Introduction: Although diabetes may not be associated with psychopathology, it may be associated with less severe disturbances in psychosocial functioning. Emotional problems in relation to type 1 diabetes are usually analysed as symptoms of psychiatric conditions but not as states of mood. The aim was to compare profiles of mood states in adult patients with childhood-onset and adulthood-onset type 1 diabetes mellitus and to outline possible gender-specific differences.
Subjects and methods: A total of 214 adult type 1 diabetic patients were randomly selected from the Lithuanian Diabetes Registry. The mood states were compared in 105 (42 men and 63 women) patients with type 1 diabetes diagnosed during 0–18 years of life and in 109 (61 men and 48 women) diagnosed in adulthood. The scores of tension-anxiety, depression-dejection, anger-hostility, vigour-activity, fatigue-inertia and confusion-bewilderment were evaluated using the Profile of Mood States.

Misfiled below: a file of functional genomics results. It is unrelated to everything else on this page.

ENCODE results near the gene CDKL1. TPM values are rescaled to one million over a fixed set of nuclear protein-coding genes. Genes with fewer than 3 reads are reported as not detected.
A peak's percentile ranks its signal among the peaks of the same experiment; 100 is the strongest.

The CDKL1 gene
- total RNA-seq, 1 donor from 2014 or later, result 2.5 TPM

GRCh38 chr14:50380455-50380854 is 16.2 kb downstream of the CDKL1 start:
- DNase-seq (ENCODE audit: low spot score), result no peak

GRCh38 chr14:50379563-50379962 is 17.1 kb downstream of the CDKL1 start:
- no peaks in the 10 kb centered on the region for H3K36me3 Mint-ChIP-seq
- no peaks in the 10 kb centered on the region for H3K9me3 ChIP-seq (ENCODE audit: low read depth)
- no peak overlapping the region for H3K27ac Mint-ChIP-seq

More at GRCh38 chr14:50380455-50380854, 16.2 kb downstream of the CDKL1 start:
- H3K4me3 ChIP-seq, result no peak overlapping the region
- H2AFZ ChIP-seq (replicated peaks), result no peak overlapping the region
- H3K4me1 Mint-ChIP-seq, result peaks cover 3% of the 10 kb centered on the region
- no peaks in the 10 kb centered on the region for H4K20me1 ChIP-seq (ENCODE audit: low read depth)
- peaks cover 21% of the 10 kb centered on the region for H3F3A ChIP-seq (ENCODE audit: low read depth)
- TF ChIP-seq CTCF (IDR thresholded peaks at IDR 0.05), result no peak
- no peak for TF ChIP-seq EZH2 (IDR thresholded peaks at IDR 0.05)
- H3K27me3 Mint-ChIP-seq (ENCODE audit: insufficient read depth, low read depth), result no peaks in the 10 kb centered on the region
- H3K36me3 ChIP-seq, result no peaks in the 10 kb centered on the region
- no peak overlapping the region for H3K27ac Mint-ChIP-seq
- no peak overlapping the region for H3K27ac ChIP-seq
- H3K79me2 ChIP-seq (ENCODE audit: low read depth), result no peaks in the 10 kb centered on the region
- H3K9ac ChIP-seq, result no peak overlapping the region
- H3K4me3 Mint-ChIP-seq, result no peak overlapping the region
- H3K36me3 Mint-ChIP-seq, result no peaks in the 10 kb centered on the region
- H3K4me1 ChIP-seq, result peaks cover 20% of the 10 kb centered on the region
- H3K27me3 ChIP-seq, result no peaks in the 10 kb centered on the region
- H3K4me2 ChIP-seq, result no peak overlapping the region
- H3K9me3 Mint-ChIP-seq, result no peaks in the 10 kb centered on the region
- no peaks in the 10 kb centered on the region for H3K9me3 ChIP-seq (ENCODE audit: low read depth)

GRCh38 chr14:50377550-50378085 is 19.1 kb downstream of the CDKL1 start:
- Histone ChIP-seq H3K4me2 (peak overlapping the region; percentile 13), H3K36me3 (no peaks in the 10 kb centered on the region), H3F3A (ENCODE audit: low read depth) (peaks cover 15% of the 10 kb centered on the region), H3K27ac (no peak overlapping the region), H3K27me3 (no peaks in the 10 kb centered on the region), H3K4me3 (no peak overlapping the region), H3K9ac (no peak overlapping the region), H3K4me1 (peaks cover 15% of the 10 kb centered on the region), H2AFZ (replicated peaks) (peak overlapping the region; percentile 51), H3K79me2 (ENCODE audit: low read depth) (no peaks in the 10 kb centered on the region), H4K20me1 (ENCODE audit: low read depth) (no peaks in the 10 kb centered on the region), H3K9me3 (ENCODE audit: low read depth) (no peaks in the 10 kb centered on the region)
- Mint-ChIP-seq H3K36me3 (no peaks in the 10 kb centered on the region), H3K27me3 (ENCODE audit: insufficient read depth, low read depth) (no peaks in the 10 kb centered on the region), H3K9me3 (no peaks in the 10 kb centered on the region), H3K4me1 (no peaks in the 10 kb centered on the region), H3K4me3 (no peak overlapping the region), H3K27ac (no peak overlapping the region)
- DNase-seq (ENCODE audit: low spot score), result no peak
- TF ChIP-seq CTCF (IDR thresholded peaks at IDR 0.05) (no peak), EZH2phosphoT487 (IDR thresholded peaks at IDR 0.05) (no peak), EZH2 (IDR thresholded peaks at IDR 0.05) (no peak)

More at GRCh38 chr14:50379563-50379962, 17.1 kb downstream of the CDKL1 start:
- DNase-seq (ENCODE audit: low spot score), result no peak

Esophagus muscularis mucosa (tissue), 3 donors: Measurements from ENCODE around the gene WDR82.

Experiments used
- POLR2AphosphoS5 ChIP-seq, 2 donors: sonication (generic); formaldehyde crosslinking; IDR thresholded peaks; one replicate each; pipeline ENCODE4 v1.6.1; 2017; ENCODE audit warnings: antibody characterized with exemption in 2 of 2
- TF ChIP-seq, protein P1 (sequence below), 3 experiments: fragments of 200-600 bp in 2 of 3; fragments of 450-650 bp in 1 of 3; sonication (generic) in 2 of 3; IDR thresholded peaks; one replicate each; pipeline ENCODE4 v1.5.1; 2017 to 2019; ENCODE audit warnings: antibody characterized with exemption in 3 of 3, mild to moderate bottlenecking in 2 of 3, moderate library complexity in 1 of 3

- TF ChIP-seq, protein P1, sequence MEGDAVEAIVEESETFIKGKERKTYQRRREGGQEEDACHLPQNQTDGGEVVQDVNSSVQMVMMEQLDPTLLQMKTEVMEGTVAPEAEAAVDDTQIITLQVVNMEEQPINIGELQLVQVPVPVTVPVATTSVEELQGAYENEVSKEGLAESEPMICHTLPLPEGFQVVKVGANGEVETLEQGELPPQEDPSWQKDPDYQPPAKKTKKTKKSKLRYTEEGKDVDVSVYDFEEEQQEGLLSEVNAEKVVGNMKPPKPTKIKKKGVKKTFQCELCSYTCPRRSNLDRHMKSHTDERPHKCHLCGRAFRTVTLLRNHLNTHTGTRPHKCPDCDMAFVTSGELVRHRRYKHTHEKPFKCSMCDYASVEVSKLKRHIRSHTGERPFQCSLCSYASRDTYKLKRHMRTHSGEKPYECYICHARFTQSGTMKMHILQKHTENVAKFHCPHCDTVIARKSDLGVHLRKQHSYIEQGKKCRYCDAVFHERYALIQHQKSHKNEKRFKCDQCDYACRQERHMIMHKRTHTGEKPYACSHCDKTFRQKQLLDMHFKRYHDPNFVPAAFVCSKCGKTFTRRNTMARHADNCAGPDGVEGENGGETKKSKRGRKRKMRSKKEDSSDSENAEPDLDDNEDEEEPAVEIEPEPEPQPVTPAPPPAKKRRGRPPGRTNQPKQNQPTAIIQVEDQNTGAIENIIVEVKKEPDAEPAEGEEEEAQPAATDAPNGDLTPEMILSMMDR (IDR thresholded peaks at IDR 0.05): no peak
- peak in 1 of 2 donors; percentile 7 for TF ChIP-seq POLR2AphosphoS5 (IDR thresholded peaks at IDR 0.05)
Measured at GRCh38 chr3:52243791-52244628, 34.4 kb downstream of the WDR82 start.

Results: Depression-dejection was higher in adulthood-onset diabetic women than in childhood-onset (p=0.005) diabetic patients. In childhood-onset diabetic patients depression-dejection (p=0.046) and confusion-bewilderment (p=0.033) were higher in women than in men. Adulthood-onset women with diabetes had higher tension-anxiety (p=0.027), depression-dejection (p=0.001), and confusion-bewilderment (p=0.004) scores than men. Multiple logistic analyses showed that adulthood-onset period of type 1 diabetes is associated with higher levels of depression-dejection [OR=1.1; 95% confidence intervals (CI) 1.01–1.19, p=0.025], longer diabetes duration (OR=2.00; 95% CI 1.27–2.03, p=0.012), higher HbA1c level (OR=1.15; 95% CI 1.02–1.3, p=0.023), and female gender (OR=2.51; 95% CI 1.29–2.90, p=0.021).
Conclusions: Profile of mood states in adult women with type 1 diabetes is worse than in men. Adulthood-onset type 1 diabetic women have higher depression-dejection than do childhood-onset diabetic patients. Adulthood-onset period of type 1 diabetes is associated with higher levels of depression-dejection, longer diabetes duration and female gender.
The study was financially supported by the Research Council of Lithuania, National Research Program of Noncommunicable Diseases, Contract number LIG-10019/LIG-06/2010.
Conflict of interest statement: Authors have no conflict of interest.
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